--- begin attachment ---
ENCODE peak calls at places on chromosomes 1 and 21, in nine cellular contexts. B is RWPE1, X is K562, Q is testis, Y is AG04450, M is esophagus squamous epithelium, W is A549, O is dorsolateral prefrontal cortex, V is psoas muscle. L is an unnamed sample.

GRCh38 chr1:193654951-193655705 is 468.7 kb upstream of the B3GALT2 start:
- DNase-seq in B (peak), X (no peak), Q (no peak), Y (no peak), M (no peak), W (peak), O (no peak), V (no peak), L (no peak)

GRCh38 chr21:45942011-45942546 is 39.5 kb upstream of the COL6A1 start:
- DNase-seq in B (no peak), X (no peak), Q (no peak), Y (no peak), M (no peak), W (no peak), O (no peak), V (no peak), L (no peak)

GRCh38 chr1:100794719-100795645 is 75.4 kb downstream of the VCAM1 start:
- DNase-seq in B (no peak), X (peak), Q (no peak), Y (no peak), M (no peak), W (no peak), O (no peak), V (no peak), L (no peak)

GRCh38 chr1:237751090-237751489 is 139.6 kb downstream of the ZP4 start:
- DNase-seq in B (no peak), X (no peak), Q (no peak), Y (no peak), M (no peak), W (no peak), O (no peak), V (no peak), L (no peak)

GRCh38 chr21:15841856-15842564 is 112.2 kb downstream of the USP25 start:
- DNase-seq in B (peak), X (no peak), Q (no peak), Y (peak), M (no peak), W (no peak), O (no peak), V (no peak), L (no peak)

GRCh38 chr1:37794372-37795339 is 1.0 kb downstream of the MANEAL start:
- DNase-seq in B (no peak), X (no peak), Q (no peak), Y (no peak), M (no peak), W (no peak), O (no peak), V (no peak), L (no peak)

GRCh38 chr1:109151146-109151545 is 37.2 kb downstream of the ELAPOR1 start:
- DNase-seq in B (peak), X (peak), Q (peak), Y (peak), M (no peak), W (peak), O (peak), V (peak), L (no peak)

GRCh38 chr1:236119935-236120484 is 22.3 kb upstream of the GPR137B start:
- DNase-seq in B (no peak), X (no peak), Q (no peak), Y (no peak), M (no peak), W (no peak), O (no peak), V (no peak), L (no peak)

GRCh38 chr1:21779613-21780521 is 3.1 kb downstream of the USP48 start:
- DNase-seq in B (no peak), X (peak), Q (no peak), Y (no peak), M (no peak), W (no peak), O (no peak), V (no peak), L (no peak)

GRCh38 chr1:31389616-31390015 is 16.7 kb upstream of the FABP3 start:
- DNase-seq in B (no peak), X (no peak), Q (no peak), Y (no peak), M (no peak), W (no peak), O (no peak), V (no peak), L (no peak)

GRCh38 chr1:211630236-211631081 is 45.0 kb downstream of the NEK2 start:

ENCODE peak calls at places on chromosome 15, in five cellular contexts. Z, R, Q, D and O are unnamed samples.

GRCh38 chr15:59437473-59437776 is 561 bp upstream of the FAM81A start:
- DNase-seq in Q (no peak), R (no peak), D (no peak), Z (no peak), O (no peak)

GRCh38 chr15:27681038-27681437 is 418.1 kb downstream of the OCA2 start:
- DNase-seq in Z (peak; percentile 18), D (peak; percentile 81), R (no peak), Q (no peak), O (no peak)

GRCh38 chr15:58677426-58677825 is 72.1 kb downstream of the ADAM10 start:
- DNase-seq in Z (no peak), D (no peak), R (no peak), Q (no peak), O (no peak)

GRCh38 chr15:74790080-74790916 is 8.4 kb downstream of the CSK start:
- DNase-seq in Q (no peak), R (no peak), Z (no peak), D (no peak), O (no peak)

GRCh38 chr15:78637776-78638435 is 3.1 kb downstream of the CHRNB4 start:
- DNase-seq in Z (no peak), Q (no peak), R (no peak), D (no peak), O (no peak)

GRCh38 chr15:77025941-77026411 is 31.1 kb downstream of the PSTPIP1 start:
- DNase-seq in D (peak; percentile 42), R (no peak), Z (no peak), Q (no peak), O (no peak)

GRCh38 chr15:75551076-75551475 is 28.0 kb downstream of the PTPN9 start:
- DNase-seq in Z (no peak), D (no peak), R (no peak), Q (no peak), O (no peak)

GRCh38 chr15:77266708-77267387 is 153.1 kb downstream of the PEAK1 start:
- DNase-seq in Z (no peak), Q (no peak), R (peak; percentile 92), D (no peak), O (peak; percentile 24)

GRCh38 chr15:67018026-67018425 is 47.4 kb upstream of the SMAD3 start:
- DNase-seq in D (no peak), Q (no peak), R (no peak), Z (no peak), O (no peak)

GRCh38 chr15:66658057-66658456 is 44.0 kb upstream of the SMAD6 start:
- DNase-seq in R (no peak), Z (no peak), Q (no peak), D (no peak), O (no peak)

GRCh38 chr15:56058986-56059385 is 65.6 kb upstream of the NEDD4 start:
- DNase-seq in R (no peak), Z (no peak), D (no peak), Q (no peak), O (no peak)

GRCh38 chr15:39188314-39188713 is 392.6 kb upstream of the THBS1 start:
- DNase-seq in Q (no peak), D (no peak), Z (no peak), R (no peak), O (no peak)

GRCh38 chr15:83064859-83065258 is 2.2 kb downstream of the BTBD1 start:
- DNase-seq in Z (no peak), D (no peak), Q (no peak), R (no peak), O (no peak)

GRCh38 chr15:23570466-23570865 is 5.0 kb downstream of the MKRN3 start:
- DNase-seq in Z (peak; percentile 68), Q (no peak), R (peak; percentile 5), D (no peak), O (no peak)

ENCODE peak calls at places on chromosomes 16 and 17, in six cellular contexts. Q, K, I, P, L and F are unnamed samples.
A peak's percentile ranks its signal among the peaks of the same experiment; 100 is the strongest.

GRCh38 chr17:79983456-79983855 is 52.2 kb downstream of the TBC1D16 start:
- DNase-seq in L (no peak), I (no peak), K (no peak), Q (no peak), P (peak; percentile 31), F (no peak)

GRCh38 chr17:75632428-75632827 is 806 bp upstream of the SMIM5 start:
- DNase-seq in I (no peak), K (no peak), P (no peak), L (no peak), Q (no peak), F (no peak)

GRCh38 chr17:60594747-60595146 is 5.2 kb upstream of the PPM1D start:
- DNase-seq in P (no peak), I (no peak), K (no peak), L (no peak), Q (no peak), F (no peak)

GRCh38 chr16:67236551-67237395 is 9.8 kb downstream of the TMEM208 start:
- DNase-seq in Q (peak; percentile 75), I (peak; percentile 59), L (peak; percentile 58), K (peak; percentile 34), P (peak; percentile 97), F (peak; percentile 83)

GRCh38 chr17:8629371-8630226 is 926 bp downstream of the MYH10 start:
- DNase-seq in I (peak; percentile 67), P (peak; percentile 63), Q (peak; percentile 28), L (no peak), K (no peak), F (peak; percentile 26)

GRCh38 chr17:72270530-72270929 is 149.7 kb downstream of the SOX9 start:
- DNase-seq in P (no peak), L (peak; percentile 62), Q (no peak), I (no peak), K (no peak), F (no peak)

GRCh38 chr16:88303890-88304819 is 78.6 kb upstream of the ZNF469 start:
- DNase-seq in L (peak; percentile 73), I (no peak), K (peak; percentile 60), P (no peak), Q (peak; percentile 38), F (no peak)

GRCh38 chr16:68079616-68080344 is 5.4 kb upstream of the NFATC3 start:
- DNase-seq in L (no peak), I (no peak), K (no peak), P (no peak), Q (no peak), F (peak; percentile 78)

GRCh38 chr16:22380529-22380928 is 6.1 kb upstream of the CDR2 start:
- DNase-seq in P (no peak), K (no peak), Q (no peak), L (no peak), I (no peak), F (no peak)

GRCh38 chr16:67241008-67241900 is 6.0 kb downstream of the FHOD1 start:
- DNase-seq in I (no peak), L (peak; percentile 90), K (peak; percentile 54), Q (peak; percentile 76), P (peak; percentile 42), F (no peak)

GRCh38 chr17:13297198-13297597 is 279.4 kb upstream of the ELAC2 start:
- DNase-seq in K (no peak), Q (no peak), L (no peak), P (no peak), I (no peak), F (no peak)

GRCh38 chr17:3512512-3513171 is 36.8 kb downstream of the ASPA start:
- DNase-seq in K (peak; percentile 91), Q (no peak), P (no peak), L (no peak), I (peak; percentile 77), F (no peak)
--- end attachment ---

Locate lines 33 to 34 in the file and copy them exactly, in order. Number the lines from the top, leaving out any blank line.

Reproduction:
- DNase-seq in Z (no peak), Q (no peak), R (no peak), D (no peak), O (no peak)

GRCh38 chr15:77025941-77026411 is 31.1 kb downstream of the PSTPIP1 start: